On Monday, Standard & Poor’s downgraded the U.S.’s credit outlook from stable to negative — while maintaining the U.S.’s AAA rating. This is great news for America and the rest of the world.
By putting a bit of pressure on American policymakers, S&P is reminding us that any country’s credit can and should be analyzed objectively. S&P’s announcement suggests that it should have no problem downgrading countries with problems. The U.S. federal budget deficit is expected to be about 11% of GDP and our national debt is 100% of GDP. Countries with those kinds of numbers are going to get negative views from the ratings agencies.
Ratings agencies have taken a beating when it comes to credibility after pitching in to nearly destroying the global economy during the years preceeding the financial crisis. After all, these agencies competed for billions in fees from investment banks seeking their AAA-imprimatur on bundles of toxic mortgage backed securities. Now those ratings agencies are trying to get the public to forget about that and believe them again.
Of course, nothing in the S&P report is news to investors. Both sides are talking about ways to reduce the U.S. federal deficit by $4 trillion in the next decade and S&P’s report expresses skepticism that a solution can be reached. But this issue has been around for at least two years since the financial crisis started.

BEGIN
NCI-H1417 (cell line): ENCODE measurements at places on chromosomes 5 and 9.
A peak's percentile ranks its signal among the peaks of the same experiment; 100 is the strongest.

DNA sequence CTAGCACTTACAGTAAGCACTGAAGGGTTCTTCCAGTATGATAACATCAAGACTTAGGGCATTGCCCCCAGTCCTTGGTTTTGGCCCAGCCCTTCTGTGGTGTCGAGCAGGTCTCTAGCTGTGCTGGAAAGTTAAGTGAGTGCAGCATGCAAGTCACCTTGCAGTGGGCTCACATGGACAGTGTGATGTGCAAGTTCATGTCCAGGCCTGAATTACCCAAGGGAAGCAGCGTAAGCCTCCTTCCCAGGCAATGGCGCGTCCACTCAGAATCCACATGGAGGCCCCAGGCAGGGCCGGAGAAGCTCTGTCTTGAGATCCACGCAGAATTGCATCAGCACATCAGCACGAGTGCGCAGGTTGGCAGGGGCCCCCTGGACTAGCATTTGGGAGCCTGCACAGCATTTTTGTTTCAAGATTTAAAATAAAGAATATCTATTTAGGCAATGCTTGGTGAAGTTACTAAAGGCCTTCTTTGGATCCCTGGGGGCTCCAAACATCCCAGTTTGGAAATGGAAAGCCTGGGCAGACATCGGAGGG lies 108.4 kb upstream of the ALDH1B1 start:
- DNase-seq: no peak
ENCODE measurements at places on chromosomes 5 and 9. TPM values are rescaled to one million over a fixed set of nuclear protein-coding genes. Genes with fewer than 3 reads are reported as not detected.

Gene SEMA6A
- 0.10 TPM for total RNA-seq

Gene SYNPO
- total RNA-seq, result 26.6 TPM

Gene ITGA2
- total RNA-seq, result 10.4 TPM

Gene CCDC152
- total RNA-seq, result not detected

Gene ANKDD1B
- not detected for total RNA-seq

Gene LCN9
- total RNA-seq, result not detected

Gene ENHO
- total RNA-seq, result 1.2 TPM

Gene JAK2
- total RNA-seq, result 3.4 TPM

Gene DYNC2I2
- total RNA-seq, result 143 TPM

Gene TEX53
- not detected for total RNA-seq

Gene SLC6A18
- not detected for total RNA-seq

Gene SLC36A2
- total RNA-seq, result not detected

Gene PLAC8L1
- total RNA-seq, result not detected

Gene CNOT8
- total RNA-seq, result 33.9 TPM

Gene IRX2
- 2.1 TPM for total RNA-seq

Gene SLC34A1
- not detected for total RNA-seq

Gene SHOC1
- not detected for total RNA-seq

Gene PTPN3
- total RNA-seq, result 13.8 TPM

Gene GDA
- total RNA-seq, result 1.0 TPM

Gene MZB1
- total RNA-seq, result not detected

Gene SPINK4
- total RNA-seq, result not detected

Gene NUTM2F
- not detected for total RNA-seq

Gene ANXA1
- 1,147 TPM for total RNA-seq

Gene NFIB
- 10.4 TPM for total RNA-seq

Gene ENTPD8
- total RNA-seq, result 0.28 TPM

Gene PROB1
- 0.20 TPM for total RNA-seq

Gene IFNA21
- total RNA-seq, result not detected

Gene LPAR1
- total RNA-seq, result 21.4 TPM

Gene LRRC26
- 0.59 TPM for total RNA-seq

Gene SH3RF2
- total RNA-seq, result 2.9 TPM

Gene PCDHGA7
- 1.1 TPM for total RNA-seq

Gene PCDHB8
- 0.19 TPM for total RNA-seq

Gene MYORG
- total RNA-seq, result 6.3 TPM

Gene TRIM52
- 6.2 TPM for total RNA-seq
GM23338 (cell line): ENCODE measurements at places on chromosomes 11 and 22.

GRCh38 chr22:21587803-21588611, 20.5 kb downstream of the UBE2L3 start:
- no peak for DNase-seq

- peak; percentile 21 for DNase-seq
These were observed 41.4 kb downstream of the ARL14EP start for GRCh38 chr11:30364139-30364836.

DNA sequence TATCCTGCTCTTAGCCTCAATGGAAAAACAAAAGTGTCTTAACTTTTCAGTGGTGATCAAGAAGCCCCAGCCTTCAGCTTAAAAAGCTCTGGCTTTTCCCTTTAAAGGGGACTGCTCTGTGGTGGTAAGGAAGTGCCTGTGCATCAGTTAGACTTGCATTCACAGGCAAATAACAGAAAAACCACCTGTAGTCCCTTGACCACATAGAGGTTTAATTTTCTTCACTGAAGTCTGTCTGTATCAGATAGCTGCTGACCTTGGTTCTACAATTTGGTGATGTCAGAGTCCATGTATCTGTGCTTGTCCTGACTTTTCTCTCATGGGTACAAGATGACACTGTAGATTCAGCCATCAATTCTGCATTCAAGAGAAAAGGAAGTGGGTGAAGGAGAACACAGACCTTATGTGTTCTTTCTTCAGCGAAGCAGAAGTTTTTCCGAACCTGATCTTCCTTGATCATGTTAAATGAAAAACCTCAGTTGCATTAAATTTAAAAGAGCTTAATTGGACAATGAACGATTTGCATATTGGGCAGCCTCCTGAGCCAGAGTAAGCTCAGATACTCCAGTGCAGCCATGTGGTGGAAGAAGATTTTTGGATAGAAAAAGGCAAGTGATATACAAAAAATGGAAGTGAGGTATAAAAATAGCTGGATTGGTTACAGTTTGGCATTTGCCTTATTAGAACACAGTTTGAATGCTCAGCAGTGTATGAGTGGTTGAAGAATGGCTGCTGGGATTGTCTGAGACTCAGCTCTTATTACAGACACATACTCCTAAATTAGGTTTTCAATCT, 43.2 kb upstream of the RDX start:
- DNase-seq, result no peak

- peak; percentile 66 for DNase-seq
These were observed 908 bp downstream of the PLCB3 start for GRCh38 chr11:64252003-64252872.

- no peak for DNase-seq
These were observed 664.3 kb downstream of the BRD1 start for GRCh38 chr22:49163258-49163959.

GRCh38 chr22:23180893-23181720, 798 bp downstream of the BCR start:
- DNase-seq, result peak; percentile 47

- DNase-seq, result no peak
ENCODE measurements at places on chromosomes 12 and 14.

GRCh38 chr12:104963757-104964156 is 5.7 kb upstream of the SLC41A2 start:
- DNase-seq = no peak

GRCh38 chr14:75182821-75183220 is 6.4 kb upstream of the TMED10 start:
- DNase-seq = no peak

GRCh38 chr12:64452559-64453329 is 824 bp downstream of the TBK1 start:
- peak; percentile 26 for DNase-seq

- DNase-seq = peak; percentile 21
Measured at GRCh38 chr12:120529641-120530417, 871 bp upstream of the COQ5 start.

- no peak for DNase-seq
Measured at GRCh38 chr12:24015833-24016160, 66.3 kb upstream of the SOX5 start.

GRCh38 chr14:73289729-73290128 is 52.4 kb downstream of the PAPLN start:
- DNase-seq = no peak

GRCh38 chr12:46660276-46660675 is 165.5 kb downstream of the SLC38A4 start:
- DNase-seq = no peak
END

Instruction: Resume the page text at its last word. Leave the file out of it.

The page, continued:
And the market reacted wisely to the S&P’s news – by buying U.S. Treasury securities on the assumption that the S&P’s threat to downgrade the U.S. would help solve the problem. How much so? On Monday, the U.S. 10-year treasury bond yield fell to 3.37% from 3.51% last Friday which is lower than Germany’s 3.6% so it looks like the S&P announcement is not spooking investors. In fact, it seems to be having the opposite effect – it is making them more confident about solving the debt problem.
S&P’s announcement helps put pressure on both sides to solve the deficit and debt problem. The drop in the 10 year yield is a signal, as I noted above that investors expect the risk of a U.S. ratings downgrade to boost the odds that a solution will be reached.
Not only that, but the market’s reaction suggests that U.S. policymakers don’t need to concern themselves that the S&P announcement will cause our biggest debt buyers to sell out their positions. In fact, The market’s reaction suggests that Chinese and Japanese investors are going to see U.S. government securities as more attractive because the fear of a downgrade will boost the odds that the U.S. will take affirmative steps to strengthen its financial condition. Thus, the U.S. will reinforce its role as a safe haven.
As a result, S&P’s announcement was a useful nudge to policymakers thinking of using the upcoming negotiations over the national debt ceiling to throw the U.S. into default. S&P has made it clear that it might punish the U.S. if those policymakers fail to come together to solve the budget problem. Even though ratings agencies are in the reputational doghouse, it doesn’t mean that they have no influence at all.
And in this case, S&P’s influence is a good one.